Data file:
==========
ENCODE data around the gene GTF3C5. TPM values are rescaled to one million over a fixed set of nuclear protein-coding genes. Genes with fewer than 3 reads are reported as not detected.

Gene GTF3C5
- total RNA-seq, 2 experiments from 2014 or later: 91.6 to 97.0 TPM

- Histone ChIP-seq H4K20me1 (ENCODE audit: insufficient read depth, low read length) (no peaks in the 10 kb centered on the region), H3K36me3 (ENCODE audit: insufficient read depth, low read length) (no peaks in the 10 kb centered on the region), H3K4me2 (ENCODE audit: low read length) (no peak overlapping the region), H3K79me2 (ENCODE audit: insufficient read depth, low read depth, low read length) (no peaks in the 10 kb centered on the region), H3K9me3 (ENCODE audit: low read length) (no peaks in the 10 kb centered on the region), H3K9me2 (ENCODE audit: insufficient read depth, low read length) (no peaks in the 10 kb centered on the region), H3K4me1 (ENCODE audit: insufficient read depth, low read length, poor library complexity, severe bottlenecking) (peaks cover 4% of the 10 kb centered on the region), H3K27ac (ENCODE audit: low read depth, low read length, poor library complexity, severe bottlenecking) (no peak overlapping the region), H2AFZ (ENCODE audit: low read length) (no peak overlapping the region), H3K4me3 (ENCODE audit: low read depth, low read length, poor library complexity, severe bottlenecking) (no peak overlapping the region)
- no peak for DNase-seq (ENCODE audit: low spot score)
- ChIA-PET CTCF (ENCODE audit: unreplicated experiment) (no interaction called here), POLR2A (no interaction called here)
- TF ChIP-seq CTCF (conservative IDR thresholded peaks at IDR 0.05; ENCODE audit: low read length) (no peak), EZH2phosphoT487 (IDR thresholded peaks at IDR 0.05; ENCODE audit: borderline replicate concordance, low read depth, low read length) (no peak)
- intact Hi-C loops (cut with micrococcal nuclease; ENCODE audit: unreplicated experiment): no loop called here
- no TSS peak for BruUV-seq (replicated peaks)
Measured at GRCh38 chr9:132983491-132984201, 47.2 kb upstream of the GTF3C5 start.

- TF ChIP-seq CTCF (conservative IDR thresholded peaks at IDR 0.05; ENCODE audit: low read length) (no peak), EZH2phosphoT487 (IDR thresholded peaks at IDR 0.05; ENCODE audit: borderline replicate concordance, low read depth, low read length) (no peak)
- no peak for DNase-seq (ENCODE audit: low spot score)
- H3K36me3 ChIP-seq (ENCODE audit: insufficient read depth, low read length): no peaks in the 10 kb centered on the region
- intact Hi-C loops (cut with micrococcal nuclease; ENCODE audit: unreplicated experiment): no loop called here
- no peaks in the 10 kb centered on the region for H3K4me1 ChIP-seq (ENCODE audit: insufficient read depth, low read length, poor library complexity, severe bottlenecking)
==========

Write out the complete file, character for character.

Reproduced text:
ENCODE data around the gene GTF3C5. TPM values are rescaled to one million over a fixed set of nuclear protein-coding genes. Genes with fewer than 3 reads are reported as not detected.

Gene GTF3C5
- total RNA-seq, 2 experiments from 2014 or later: 91.6 to 97.0 TPM

- Histone ChIP-seq H4K20me1 (ENCODE audit: insufficient read depth, low read length) (no peaks in the 10 kb centered on the region), H3K36me3 (ENCODE audit: insufficient read depth, low read length) (no peaks in the 10 kb centered on the region), H3K4me2 (ENCODE audit: low read length) (no peak overlapping the region), H3K79me2 (ENCODE audit: insufficient read depth, low read depth, low read length) (no peaks in the 10 kb centered on the region), H3K9me3 (ENCODE audit: low read length) (no peaks in the 10 kb centered on the region), H3K9me2 (ENCODE audit: insufficient read depth, low read length) (no peaks in the 10 kb centered on the region), H3K4me1 (ENCODE audit: insufficient read depth, low read length, poor library complexity, severe bottlenecking) (peaks cover 4% of the 10 kb centered on the region), H3K27ac (ENCODE audit: low read depth, low read length, poor library complexity, severe bottlenecking) (no peak overlapping the region), H2AFZ (ENCODE audit: low read length) (no peak overlapping the region), H3K4me3 (ENCODE audit: low read depth, low read length, poor library complexity, severe bottlenecking) (no peak overlapping the region)
- no peak for DNase-seq (ENCODE audit: low spot score)
- ChIA-PET CTCF (ENCODE audit: unreplicated experiment) (no interaction called here), POLR2A (no interaction called here)
- TF ChIP-seq CTCF (conservative IDR thresholded peaks at IDR 0.05; ENCODE audit: low read length) (no peak), EZH2phosphoT487 (IDR thresholded peaks at IDR 0.05; ENCODE audit: borderline replicate concordance, low read depth, low read length) (no peak)
- intact Hi-C loops (cut with micrococcal nuclease; ENCODE audit: unreplicated experiment): no loop called here
- no TSS peak for BruUV-seq (replicated peaks)
Measured at GRCh38 chr9:132983491-132984201, 47.2 kb upstream of the GTF3C5 start.

- TF ChIP-seq CTCF (conservative IDR thresholded peaks at IDR 0.05; ENCODE audit: low read length) (no peak), EZH2phosphoT487 (IDR thresholded peaks at IDR 0.05; ENCODE audit: borderline replicate concordance, low read depth, low read length) (no peak)
- no peak for DNase-seq (ENCODE audit: low spot score)
- H3K36me3 ChIP-seq (ENCODE audit: insufficient read depth, low read length): no peaks in the 10 kb centered on the region
- intact Hi-C loops (cut with micrococcal nuclease; ENCODE audit: unreplicated experiment): no loop called here
- no peaks in the 10 kb centered on the region for H3K4me1 ChIP-seq (ENCODE audit: insufficient read depth, low read length, poor library complexity, severe bottlenecking)